Nortel kills OPTera Packet Core

Nortel Networks Corp. said last month it has discontinued its OPTera Packet Core (OPC) terabit router for the Internet core, citing lack of demand and the distraction of its internal restructuring as it seeks to regain profitability.

The disclosure confirms month-old speculation that the product was dead following published reports of Nortel cutting half of OPC’s development staff. It is also further indication that despite spending US$7 billion to acquire No. 2 router vendor Bay Networks Inc. three years ago and attaching the word “Internet” to every facet of its operations, Nortel has little if anything to offer in carrier-class IP routing.

“We are discontinuing the OPC development program, and we are re-deploying the majority of the remaining OPC resources within Nortel Networks,” said Christina Warren, Nortel director of media relations, in a statement. “This decision reflects our revised priorities for the Intelligent Internet portfolio, reduced market and customer demand today for a multi-terabit switched router; and our focus on Nortel Networks Alignment Plan.”

Warren said a “small team” will continue to work on elements of the now-discontinued program that the company believes “to be of value to our customers and our revised strategy.”

Warren said Nortel does not provide specific employee numbers for specific business projects, but a report in LightReading last month said Nortel cut OPC’s development staff in half, from 400 to 200.

“Anything that is not maturing to fruition and sold in a reasonable amount of time is gone,” said Frank Dzubeck, president of consultancy Communications Networks Architects in Washington, DC. “They’re taking a knife and going through everything that’s not going to produce immediate revenue.”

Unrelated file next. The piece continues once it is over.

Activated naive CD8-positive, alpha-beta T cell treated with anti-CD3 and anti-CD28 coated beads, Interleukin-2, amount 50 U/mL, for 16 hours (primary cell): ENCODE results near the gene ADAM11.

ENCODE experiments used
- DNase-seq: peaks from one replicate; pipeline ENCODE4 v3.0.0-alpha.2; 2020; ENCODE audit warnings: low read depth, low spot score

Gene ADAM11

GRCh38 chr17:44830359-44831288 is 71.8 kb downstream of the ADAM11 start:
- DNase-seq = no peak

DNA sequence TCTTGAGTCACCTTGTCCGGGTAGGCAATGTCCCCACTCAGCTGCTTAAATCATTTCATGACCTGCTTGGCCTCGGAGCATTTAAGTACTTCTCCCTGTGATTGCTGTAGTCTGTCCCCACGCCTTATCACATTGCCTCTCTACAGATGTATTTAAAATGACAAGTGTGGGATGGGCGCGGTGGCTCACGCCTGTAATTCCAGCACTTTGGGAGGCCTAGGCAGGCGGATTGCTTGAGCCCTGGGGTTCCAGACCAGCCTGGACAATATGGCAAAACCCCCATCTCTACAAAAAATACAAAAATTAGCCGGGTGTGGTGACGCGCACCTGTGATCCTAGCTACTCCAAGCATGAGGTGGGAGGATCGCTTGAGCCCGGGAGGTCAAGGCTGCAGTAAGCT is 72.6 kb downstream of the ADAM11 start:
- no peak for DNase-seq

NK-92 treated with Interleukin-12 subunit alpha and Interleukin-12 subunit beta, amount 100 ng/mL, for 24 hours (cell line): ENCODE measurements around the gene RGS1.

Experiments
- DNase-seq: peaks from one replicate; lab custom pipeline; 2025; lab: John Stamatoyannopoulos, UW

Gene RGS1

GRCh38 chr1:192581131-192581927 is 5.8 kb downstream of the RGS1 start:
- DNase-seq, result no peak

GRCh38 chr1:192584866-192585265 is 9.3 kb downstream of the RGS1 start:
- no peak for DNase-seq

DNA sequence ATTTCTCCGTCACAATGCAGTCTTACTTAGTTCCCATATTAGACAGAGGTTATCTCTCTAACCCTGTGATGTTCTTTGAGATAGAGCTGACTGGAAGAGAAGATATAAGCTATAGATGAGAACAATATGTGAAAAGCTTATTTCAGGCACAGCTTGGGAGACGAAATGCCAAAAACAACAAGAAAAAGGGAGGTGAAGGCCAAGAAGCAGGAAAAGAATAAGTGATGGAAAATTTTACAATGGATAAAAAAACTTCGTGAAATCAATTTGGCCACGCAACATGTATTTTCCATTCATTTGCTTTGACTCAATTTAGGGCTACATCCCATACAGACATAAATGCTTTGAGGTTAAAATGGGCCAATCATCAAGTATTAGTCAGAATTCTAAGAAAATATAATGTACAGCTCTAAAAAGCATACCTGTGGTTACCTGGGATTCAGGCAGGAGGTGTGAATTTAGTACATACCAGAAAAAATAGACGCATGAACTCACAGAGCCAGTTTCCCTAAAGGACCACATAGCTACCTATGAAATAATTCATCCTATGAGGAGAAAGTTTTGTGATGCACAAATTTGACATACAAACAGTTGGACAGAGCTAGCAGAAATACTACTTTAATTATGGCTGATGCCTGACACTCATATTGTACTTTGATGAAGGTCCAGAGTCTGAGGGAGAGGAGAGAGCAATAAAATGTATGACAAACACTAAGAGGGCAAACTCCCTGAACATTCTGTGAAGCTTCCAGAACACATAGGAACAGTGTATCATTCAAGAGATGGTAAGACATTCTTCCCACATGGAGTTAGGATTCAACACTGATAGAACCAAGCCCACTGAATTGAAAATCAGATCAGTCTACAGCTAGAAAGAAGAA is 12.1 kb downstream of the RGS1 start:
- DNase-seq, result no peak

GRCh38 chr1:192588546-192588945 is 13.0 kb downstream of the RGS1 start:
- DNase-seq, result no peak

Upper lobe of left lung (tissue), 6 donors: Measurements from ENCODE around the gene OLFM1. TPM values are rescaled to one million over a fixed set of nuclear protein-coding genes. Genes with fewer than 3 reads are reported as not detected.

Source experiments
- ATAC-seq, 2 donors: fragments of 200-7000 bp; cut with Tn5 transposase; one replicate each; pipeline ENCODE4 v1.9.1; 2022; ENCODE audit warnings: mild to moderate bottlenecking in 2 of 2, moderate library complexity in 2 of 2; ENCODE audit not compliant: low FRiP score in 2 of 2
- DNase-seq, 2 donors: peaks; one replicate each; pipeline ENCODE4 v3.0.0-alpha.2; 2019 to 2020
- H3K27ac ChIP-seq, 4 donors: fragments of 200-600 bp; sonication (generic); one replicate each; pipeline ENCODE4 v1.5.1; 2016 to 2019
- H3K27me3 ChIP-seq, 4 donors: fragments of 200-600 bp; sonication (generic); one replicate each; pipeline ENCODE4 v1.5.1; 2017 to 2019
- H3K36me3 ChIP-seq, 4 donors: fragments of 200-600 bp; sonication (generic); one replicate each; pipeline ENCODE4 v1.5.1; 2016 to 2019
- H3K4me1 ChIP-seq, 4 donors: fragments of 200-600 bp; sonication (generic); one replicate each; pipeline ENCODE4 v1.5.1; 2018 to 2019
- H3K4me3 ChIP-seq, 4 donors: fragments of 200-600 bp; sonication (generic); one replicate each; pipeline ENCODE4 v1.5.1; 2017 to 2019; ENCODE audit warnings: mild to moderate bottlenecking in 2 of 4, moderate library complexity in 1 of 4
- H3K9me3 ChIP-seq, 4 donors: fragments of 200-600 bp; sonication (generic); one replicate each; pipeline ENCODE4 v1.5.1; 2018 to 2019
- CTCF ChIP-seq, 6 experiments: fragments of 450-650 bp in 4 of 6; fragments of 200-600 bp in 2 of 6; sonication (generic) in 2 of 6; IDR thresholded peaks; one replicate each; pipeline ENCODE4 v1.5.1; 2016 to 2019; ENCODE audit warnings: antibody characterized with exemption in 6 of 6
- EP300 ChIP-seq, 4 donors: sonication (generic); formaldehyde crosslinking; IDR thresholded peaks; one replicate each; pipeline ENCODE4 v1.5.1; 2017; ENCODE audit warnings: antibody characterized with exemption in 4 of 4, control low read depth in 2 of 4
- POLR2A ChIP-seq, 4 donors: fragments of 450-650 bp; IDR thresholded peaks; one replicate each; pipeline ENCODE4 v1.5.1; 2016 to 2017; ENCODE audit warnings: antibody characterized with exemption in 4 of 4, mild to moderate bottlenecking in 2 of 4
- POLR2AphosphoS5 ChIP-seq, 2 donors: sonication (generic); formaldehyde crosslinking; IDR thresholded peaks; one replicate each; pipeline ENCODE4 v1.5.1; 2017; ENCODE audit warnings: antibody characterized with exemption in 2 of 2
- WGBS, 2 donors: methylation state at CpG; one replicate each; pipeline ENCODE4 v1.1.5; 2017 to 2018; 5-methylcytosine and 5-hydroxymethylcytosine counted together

Warren said Nortel will continue to address customers’ current and evolving needs through:

• MPLS-enabled Passport 15000 and 7000 multi-service switches, the Shasta 5000 Broadband Service Node IP subscriber management switch, and the OPTera Connect optical and photonic switches

• “Service edge” platforms that include the Multiservice Edge (Passport 15000), the IP Services Edge (Shasta), and the “new Ethernet Edge,” which Nortel will address with the Passport 8600 Layer 3 switch

• Partnerships with “industry leaders” that will bring together these capabilities, and the innovations that occurred as a result of the OPC development program, such as the SmartOS agents that will allow core routers to interwork with Nortel’s long-haul optical systems and switching fabrics

One of those partnerships is the year-old resale relationship Nortel has with Juniper Networks, an arrangement that, until now, was viewed as a stopgap until Nortel could get OPC out the door. OPC was expected to ship in June or sometime this quarter.

Notably absent from the “customer needs” lineup was the Alteon Web and content switching portfolio obtained from Nortel’s US$7 billion acquisition of Alteon Web Systems a year ago. Analysts, however, say Alteon and Shasta are the only credible IP offerings Nortel has.

Nortel did not respond by press time as to why the Alteon products were not mentioned in Warren’s statement.

Nortel posted a second-quarter 2001 net loss of US$19.4 billion, considered the largest quarterly loss in corporate history. And the company is exiting non-core businesses and bleeding executive talent at an alarming rate.

Nortel is also searching for a chief executive officer as current commander John Roth is stepping down in eight months.

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